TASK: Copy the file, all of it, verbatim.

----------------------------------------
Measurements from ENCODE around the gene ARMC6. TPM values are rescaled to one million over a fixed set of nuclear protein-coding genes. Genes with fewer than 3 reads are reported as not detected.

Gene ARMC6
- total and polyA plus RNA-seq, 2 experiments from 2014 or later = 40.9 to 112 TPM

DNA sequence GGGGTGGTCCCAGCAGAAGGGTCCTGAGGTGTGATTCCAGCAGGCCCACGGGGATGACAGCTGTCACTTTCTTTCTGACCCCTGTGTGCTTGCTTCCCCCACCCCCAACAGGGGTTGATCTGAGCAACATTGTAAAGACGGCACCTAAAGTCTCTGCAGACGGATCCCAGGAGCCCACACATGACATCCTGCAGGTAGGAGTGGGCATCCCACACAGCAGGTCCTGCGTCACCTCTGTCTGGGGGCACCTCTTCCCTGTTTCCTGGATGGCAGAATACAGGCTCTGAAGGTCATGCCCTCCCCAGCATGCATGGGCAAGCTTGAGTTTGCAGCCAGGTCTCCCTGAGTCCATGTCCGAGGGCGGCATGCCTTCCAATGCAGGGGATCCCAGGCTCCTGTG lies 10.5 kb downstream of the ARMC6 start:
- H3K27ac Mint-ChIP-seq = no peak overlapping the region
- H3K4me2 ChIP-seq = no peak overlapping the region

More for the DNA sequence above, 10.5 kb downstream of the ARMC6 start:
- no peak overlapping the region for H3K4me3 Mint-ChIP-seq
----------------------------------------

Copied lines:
Measurements from ENCODE around the gene ARMC6. TPM values are rescaled to one million over a fixed set of nuclear protein-coding genes. Genes with fewer than 3 reads are reported as not detected.

Gene ARMC6
- total and polyA plus RNA-seq, 2 experiments from 2014 or later = 40.9 to 112 TPM

DNA sequence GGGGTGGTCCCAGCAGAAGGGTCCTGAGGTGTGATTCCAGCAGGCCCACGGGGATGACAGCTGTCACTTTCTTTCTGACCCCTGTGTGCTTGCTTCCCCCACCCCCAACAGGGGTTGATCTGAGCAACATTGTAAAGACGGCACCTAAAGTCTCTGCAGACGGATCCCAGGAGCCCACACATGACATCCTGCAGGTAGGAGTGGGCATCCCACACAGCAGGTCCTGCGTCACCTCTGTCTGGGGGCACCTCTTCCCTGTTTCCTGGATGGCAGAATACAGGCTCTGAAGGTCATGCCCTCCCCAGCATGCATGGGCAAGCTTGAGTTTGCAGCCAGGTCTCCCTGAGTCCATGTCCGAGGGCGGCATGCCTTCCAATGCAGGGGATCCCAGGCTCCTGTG lies 10.5 kb downstream of the ARMC6 start:
- H3K27ac Mint-ChIP-seq = no peak overlapping the region
- H3K4me2 ChIP-seq = no peak overlapping the region

More for the DNA sequence above, 10.5 kb downstream of the ARMC6 start:
- no peak overlapping the region for H3K4me3 Mint-ChIP-seq